At big and small companies, data is being put to work in some really fascinating ways, and at Strata I went to some talks outlining some eye-catching and downright cool tech. Among the biggest recent advances in the field of data science has been the widespread application of machine learning techniques, and their success in solving a wide variety of problems. One of the most exciting uses of these methods presented was Microsoft's Seeing AI, an app designed to help the blind community to interact with the world in a new way. Based on deep learning-RNN's this application can provide people who are visually impaired with an accurate description of an image, as well as being able to recognise faces and emotions, and read text aloud; resulting in a product that could have a huge positive impact. It's always great to see data applications with the potential to really improve lives, and another such project was presented by Dirk Gorissen, Head of R&D at Skycap. He is developing a machine learning pipeline to detect buried landmines in data from drone-mounted ground-penetrating radar. There are estimated to be 110 million active landmines in 70 countries worldwide, and finding these can help reduce the number of people killed by these weapons each year.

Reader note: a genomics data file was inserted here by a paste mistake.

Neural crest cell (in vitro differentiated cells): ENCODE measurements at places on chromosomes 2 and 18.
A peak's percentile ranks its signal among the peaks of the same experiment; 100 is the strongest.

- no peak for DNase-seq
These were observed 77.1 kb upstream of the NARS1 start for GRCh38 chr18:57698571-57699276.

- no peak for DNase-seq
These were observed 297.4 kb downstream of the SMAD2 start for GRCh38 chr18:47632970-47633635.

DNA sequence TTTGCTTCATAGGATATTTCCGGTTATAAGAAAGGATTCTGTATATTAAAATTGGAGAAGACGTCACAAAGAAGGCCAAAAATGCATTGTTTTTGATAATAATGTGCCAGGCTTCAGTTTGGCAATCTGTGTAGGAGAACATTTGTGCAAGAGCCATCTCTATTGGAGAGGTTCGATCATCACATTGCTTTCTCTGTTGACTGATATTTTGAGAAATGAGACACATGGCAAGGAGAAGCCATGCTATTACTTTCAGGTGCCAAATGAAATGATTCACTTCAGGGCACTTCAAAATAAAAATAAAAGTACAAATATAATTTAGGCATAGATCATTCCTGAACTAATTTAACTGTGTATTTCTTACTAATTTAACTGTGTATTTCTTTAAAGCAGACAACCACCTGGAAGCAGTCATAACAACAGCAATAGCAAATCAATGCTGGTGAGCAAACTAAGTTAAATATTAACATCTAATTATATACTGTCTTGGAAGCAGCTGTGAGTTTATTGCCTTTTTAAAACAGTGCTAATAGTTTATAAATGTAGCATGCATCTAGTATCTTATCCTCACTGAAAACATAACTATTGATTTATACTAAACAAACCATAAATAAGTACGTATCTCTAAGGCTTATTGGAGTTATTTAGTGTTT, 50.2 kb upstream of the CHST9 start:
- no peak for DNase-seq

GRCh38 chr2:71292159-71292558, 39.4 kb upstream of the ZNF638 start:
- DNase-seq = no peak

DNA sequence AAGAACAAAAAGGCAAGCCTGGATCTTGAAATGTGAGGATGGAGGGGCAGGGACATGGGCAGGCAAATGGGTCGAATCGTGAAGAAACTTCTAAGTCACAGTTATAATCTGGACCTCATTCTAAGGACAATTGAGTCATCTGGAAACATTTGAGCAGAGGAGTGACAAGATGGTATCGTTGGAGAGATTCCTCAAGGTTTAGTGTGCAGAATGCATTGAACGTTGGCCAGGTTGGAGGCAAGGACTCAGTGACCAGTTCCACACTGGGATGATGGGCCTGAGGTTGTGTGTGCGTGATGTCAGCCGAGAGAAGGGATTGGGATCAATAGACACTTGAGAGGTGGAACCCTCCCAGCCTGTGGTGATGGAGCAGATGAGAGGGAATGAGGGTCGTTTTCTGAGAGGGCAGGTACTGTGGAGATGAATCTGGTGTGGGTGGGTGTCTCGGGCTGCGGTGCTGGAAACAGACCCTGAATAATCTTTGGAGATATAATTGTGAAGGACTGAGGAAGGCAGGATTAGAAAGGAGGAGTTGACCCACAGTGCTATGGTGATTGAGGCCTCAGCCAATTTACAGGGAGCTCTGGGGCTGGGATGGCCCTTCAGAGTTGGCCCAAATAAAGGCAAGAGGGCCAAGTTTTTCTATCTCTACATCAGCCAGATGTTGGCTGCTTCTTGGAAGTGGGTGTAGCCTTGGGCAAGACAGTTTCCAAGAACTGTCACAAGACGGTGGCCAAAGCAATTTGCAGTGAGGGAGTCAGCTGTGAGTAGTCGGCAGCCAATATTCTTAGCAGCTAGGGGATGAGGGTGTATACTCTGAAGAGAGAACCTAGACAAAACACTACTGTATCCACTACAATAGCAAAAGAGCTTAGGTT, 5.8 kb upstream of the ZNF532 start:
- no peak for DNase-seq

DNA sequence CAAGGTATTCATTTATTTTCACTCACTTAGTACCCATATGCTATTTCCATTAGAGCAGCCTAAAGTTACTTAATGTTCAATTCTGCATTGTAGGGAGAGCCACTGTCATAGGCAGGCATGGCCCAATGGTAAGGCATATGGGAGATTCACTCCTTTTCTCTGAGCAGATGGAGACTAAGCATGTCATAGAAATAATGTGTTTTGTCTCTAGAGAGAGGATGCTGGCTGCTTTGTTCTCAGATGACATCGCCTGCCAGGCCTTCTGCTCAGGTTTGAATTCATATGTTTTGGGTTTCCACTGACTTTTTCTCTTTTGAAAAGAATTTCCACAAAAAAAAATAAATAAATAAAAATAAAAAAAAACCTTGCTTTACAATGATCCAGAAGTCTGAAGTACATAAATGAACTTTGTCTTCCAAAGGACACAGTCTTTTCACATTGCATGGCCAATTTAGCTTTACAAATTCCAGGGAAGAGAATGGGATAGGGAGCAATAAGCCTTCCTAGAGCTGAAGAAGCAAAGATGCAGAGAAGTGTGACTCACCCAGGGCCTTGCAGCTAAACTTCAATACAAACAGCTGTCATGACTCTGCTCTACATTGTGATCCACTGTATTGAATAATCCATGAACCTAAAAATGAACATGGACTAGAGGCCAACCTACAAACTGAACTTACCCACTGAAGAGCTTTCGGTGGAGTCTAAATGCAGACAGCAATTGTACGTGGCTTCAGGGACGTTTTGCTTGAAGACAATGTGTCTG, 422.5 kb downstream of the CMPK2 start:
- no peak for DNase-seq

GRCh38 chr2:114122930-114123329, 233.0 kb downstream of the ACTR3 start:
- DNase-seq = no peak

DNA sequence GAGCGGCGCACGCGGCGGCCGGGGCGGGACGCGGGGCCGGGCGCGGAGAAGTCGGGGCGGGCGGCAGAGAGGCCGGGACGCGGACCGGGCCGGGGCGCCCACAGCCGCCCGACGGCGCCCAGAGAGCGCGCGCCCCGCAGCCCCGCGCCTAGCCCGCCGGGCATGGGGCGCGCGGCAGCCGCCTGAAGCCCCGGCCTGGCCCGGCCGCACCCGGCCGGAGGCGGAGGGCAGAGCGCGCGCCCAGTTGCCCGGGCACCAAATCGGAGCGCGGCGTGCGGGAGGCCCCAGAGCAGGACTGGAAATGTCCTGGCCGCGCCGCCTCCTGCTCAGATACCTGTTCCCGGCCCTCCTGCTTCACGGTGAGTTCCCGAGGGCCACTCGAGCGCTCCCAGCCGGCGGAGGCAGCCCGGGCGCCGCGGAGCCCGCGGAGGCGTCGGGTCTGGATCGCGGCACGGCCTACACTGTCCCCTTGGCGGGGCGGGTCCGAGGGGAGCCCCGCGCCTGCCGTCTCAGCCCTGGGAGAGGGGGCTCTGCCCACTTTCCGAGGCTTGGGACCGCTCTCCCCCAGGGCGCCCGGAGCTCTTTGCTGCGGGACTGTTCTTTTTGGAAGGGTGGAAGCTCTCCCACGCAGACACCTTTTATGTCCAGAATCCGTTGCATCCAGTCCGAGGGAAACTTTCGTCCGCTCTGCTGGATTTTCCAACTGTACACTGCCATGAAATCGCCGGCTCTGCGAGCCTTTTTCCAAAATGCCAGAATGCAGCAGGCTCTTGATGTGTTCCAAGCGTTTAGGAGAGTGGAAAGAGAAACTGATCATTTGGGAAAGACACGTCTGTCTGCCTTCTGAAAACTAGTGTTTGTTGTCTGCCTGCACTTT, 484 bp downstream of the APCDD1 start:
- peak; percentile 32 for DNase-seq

Behind a lot of these advance lies Tensorflow, Google's open-source machine learning library, which was enthusiastically presented by Sherry Moore. Despite being open-sourced only six months, Tensorflow has grown quickly, developing an enthusiastic community, and becoming the go-to tool for a wide-variety of machine learning tasks. Since release its functionality and compatibility have been greatly expanded in terms of both hardware and software, now supporting Python 3.3+, CuDNN R4, iOS, and providing new high level APIs. Suffice to say Tensorflow is very cool, and I'd advise pulling it down and having a look at what it can do!